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We see a decreasing willingness on the part of both employers and employees to negotiate and conclude a collective agreement. This is mainly due to the fact that employees have become increasingly adept at representing their own interests during individual negotiations, and also to employers’ perceptions of the very concept of a collective agreement.
The conclusion of a collective agreement at the level of the employer can prove beneficial for both employees as well as the organisation. While some employers may feel that entering into a collective agreement would only add costs to the possible benefits that employees would claim, in reality, having meaningful discussions in which both parties transparently set out their demands can often lead to a pleasant working environment.
If the argument about the desirability of initiating collective bargaining does not convince most employers in Romania, the argument about its compulsory nature should.
The law does not explicitly impose an obligation on employers to initiate collective bargaining or to conclude a collective labour agreement, but makes it obligatory for negotiations to have been initiated (by either party). However, failure to provide proof of collective bargaining leads to the employer being penalised.
Specifically, Article 91 para. (1) and (2) of the Law No 367/2022 on Social Dialogue (“Social Dialogue Law“) states that collective bargaining is mandatory at the level of establishments with at least 10 employees/workers, as well as at the level of the collective bargaining sector. The initiative for collective bargaining belongs to any of the social partners.
Article 175 para. (1) letter d) of the Social Dialogue Law provides that the failure of the employer to fulfil the obligation to initiate collective bargaining constitutes a contravention and is punishable by a fine of RON 15.000 to RON 20.000.
Despite the abundance of information available on this subject, we note that, in practice, surprisingly many employers either do not comply with these formalities or do not comply with them properly, which leads to them being fined. This is most likely due to the relatively restrictive nature of the conditions that the parties (especially the employer) must comply with, which can become overwhelming if an experienced consultant is not used.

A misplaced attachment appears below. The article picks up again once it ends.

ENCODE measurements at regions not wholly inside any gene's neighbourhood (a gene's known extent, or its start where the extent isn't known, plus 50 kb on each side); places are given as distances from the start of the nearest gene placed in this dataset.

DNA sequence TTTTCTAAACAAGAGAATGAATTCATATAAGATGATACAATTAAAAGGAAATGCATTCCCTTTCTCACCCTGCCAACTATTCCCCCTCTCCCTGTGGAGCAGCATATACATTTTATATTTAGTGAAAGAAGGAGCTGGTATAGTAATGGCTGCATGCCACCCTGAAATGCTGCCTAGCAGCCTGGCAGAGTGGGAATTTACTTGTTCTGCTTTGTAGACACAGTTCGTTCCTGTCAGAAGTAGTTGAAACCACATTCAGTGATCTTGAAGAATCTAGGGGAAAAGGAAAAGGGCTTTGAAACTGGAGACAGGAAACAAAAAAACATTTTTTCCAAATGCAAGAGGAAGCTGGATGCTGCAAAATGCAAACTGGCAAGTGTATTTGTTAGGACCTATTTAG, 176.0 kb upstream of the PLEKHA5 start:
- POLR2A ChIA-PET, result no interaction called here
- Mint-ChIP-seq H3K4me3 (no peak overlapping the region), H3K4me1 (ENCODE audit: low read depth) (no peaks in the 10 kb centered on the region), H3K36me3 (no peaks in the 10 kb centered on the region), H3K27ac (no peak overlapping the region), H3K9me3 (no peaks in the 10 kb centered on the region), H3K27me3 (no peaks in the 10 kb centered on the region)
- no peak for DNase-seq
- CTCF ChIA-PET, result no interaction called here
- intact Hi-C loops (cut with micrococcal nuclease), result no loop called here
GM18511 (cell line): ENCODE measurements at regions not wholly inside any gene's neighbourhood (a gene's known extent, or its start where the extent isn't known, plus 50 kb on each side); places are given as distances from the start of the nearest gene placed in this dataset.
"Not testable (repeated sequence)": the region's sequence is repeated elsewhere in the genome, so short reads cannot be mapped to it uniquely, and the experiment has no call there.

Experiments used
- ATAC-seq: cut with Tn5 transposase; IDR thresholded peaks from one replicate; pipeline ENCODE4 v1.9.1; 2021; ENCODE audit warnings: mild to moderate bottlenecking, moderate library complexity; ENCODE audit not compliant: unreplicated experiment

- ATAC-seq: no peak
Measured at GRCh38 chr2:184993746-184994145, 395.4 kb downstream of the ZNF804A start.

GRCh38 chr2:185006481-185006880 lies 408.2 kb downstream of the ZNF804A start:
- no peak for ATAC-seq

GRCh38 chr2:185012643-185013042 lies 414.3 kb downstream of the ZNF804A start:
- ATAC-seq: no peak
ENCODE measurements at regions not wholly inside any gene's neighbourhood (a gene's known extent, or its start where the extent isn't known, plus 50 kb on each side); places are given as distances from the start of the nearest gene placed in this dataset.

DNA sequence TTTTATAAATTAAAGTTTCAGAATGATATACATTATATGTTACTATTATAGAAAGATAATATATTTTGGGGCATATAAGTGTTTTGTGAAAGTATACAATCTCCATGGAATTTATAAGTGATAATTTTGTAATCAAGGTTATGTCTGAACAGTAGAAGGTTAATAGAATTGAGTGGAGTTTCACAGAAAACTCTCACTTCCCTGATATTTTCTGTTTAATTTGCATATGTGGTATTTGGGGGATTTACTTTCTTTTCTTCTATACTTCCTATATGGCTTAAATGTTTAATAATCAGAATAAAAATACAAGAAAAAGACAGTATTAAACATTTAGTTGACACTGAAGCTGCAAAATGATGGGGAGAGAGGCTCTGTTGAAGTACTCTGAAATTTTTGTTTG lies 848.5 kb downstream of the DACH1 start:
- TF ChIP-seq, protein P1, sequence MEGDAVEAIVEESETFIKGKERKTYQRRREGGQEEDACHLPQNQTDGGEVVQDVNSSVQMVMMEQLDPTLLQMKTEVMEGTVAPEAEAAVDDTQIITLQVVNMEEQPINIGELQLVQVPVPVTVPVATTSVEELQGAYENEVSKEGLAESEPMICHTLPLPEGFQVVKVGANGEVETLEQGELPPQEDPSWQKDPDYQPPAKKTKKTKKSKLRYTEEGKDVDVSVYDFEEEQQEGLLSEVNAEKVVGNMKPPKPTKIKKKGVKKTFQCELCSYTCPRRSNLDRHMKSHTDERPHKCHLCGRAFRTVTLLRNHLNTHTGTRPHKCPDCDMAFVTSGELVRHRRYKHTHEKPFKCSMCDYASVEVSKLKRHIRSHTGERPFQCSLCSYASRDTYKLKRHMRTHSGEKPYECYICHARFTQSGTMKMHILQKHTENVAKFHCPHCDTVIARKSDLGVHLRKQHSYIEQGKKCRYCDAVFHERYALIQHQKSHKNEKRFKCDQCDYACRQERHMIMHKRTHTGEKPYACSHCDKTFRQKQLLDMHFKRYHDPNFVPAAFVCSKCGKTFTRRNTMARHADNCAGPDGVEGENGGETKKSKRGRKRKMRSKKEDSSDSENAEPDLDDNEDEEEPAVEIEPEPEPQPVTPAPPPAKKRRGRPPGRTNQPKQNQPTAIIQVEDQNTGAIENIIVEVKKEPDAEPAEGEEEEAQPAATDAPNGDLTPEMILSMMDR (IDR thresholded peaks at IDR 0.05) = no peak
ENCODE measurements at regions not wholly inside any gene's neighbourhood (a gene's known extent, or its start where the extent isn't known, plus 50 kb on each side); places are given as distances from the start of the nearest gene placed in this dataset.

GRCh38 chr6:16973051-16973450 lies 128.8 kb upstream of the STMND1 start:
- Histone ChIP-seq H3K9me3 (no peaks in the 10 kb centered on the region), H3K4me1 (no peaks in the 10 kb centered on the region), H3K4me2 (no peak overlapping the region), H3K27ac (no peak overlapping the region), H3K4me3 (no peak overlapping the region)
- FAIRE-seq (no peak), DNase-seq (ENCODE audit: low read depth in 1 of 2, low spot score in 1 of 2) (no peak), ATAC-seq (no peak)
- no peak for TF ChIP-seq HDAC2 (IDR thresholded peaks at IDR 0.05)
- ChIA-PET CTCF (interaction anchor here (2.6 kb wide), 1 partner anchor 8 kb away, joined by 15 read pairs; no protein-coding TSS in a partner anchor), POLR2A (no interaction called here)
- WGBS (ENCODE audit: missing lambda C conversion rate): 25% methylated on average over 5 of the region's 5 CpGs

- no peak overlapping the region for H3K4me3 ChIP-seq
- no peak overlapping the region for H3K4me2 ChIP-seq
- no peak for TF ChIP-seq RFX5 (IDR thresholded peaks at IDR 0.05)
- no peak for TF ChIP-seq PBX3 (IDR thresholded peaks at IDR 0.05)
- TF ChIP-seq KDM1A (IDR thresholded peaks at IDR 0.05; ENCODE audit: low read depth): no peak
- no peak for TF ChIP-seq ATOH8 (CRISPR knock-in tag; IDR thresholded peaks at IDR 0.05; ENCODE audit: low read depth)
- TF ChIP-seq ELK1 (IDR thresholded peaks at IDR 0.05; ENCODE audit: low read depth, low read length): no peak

The legislator has sought to regulate in detail all the procedural stages of concluding a collective labour agreement, starting with the representation of the parties in the negotiations (appointment of representatives and their powers), continuing with the procedure itself (convocation, meetings, documentation to be drawn up), the conclusion and execution of the collective labour agreement (signature, content, duration, effects, amendment, suspension, termination) and ending with its registration with the competent authorities in Romania.
Given that the law imposes an extremely well-defined sequence of stages, a series of documents with precise content that must be concluded at each stage, time limits that must be respected and a multitude of other details whose non-compliance may lead to the legality of the procedure being challenged, the role of lawyers providing the necessary legal advice and assisting the employer in negotiations becomes essential.
If you are in a situation where you have at least 10 employees and have not yet started this procedure, our Romanian legal experts can provide you with the necessary advice throughout the process and assist you in the negotiations with the union/employee representatives.